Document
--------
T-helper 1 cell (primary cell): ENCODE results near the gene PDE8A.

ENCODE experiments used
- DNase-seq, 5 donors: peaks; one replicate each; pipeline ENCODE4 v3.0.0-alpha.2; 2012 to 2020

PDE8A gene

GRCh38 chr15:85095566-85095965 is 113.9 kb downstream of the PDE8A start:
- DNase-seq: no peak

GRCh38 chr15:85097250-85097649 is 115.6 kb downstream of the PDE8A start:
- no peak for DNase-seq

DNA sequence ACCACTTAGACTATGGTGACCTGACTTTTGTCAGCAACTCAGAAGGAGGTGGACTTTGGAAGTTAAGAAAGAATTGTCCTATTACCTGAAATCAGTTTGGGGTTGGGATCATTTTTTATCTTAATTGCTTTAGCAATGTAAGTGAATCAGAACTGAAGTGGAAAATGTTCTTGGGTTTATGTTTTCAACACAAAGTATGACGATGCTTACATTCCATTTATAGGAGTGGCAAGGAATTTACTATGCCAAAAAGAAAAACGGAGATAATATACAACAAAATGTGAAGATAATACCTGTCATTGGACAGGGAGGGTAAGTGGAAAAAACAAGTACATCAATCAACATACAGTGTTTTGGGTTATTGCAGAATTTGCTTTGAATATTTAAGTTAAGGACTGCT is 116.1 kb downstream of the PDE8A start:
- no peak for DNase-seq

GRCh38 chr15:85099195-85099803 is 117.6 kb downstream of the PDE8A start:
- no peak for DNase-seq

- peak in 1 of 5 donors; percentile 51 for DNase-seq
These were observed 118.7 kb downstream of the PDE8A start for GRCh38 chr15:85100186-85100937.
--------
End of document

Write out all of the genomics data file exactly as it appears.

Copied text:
T-helper 1 cell (primary cell): ENCODE results near the gene PDE8A.

ENCODE experiments used
- DNase-seq, 5 donors: peaks; one replicate each; pipeline ENCODE4 v3.0.0-alpha.2; 2012 to 2020

PDE8A gene

GRCh38 chr15:85095566-85095965 is 113.9 kb downstream of the PDE8A start:
- DNase-seq: no peak

GRCh38 chr15:85097250-85097649 is 115.6 kb downstream of the PDE8A start:
- no peak for DNase-seq

DNA sequence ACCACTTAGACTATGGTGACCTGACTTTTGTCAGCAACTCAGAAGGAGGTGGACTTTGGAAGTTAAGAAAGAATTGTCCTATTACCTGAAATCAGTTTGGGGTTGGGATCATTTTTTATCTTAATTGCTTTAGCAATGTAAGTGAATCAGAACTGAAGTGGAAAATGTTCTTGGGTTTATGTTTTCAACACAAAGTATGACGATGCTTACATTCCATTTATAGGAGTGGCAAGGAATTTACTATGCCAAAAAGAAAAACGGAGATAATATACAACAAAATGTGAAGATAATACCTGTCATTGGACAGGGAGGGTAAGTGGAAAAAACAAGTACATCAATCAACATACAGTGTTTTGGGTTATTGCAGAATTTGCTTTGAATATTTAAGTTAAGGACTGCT is 116.1 kb downstream of the PDE8A start:
- no peak for DNase-seq

GRCh38 chr15:85099195-85099803 is 117.6 kb downstream of the PDE8A start:
- no peak for DNase-seq

- peak in 1 of 5 donors; percentile 51 for DNase-seq
These were observed 118.7 kb downstream of the PDE8A start for GRCh38 chr15:85100186-85100937.